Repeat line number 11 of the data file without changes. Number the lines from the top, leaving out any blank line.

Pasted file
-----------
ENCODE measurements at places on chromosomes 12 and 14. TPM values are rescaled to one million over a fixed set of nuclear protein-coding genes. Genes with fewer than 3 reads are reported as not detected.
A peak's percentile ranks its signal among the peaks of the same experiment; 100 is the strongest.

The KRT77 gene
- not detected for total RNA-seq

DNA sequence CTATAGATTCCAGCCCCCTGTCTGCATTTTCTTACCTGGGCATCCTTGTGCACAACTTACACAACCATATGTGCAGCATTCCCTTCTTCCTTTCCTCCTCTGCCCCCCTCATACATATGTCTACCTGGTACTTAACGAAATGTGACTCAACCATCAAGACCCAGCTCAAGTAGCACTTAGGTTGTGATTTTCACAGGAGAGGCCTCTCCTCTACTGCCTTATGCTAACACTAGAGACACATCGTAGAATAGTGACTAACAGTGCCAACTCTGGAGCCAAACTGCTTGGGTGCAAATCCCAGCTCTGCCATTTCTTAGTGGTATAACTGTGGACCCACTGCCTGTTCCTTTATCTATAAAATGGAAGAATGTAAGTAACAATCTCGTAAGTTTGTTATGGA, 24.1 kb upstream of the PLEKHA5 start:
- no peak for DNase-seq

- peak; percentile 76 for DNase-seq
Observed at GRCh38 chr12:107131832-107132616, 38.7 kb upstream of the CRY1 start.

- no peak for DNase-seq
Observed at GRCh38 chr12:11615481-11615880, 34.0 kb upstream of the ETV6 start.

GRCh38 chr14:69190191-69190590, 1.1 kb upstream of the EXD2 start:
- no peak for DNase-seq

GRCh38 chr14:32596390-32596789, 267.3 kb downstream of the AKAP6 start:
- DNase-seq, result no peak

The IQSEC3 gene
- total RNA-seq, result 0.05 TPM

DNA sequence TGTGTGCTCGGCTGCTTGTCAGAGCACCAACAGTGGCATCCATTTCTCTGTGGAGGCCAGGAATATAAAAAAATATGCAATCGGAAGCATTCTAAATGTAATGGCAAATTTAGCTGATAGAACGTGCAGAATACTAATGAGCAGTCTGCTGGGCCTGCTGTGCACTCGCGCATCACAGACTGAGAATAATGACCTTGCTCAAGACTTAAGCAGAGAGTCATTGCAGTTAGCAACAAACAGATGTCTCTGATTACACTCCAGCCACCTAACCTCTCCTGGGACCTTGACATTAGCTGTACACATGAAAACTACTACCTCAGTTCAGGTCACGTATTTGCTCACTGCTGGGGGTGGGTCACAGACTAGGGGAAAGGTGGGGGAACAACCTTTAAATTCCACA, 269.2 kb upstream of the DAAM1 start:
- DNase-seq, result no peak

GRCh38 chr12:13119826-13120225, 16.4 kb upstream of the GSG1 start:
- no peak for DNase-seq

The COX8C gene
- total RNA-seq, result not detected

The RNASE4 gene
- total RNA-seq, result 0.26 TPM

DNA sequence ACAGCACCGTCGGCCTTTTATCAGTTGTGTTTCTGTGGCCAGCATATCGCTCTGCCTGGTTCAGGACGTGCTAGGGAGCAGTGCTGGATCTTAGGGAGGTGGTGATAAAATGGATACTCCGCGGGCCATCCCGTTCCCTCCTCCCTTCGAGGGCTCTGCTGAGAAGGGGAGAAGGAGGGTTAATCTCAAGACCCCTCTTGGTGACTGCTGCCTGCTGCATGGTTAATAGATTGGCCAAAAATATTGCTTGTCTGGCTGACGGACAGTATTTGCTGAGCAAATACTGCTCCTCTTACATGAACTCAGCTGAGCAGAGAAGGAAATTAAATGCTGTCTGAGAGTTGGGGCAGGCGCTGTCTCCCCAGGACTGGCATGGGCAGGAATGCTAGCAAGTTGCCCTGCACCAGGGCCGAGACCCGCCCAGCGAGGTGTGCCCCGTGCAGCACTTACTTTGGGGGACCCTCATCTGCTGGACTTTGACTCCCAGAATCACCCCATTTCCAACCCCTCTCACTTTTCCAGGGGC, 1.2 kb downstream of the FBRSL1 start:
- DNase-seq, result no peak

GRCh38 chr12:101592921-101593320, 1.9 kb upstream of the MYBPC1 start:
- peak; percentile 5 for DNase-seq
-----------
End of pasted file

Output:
GRCh38 chr14:69190191-69190590, 1.1 kb upstream of the EXD2 start: